With the craze for pork belly, it is refreshing to dine in the pork-free zone of China Beach Kosher Chinese Restaurant, where large portions are reasonably priced and cooked to order. You can watch chef Long Phung at work in the open kitchen, stirring sizzling woks with long spatulas in each hand.
Protein choices include chicken, beef and tofu in stir-fries, noodle dishes, coconut curries and fried rice. There are also several vegetarian dishes such as mu shu wraps and broccoli or eggplant in garlic sauce.
The chef left Vietnam as a child with his family on a boat to the Philippines. Soon after arriving, the family traveled on to Israel where they learned Hebrew and became citizens. Long Phung grew up in the Chinese restaurants his family ran in Tel Aviv, and served in the Israeli Army. He and his Vietnamese-Israeli wife emigrated to Miami 14 years ago, and he worked in various Chinese restaurants. When his neighbor Simon Benhaim opened China Beach, he came on board as chef.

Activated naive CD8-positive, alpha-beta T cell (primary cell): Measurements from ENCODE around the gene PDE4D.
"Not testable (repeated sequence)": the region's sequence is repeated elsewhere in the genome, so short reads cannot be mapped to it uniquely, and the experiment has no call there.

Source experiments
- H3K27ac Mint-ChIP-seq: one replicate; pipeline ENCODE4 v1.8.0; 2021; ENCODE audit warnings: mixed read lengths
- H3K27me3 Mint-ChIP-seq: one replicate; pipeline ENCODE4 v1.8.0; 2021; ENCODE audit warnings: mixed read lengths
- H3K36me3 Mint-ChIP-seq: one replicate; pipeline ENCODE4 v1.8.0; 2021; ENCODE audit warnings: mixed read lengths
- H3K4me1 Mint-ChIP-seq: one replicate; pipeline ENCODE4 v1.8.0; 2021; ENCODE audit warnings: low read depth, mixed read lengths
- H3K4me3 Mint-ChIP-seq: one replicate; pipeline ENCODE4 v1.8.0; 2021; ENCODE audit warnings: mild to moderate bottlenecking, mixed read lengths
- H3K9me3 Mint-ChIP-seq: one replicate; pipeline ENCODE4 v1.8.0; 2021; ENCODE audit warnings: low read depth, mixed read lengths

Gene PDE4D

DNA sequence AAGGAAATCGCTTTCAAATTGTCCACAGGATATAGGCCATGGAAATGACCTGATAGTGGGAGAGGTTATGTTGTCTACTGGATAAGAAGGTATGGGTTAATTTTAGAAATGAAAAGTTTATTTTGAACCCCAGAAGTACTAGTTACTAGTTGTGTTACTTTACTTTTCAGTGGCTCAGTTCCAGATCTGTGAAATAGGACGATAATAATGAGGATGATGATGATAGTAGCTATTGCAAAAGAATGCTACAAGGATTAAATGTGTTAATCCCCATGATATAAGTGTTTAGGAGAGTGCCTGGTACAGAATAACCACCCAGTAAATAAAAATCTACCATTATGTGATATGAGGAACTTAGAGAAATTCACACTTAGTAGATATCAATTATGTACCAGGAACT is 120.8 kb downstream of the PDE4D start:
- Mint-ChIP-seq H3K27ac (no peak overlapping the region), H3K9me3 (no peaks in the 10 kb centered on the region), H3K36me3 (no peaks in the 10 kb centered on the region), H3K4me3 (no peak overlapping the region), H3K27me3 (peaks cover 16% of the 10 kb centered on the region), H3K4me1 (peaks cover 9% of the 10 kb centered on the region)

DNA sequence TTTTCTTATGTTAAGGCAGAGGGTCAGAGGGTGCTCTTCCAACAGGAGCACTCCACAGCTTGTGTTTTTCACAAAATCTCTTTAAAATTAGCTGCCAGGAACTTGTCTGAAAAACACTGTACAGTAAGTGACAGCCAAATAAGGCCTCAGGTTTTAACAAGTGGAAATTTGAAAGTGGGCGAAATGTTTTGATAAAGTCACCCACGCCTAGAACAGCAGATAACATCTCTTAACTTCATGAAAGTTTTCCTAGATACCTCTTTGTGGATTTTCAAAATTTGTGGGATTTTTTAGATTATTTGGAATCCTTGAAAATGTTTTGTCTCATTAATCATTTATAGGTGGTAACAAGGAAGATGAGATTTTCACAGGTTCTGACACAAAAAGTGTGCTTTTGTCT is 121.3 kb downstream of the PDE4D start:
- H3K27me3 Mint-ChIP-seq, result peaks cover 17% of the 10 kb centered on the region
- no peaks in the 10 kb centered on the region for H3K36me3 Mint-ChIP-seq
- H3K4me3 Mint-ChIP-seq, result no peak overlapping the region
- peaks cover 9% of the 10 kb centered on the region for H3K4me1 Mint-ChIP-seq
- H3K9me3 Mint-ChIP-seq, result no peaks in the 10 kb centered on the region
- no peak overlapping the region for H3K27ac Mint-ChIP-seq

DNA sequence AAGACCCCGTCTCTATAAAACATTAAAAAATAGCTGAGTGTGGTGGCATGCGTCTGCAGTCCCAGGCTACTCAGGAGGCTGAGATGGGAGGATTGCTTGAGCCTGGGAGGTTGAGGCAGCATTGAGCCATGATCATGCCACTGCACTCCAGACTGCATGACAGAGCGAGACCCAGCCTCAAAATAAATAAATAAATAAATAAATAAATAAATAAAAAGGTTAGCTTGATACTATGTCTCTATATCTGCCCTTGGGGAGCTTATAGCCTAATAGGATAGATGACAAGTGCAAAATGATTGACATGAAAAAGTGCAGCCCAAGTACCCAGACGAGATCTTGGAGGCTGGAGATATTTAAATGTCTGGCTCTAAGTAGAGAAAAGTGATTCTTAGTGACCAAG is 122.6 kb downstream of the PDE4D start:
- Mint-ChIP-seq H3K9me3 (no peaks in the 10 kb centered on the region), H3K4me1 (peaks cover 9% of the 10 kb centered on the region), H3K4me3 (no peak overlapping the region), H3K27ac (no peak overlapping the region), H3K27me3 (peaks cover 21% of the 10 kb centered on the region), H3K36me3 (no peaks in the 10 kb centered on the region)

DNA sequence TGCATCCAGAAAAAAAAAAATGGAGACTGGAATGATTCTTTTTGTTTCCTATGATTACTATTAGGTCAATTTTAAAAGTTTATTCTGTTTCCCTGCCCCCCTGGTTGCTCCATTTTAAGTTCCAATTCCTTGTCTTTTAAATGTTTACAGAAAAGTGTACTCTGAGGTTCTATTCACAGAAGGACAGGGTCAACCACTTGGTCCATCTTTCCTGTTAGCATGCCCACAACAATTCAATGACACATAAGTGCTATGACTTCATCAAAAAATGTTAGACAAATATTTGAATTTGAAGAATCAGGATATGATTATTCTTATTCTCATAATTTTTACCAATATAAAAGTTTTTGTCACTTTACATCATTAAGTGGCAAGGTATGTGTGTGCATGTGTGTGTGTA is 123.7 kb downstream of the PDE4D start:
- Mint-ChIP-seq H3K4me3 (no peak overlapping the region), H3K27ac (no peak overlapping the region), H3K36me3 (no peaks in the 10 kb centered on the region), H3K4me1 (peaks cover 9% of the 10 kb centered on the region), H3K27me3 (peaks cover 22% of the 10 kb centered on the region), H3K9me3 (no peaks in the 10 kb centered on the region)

Start with fried guacamole or pastrami egg rolls, steamed chicken dumplings or chicken wraps in iceberg lettuce. Ma po tofu brings steamed cubes of bean curd in spicy bean paste sauce with snow peas, bell peppers and water chestnuts. Ma po means “crater faced old lady,” referring to the pock-marked originator of the Sichuan dish, who sold it from a street cart a century ago.
Kung pao chicken, stir-fried with peanuts, chiles and vegetables, is named for a Sichuan governor known as kung pao, or “palace guardian.” General Tso’s chicken, battered and fried breast nuggets in spicy sweet and sour sauce, honors a famous military commander. Variations here include honey garlic, lemon, orange and sesame.
There’s also grilled spare ribs with sweet barbecue sauce, chicken lo mein and wide chow fun rice noodles with beef.
The sole dessert is vanilla ice cream, as straightforward as the place.
Miami food writer and personal chef Linda Bladholm can be reached at email@example.com.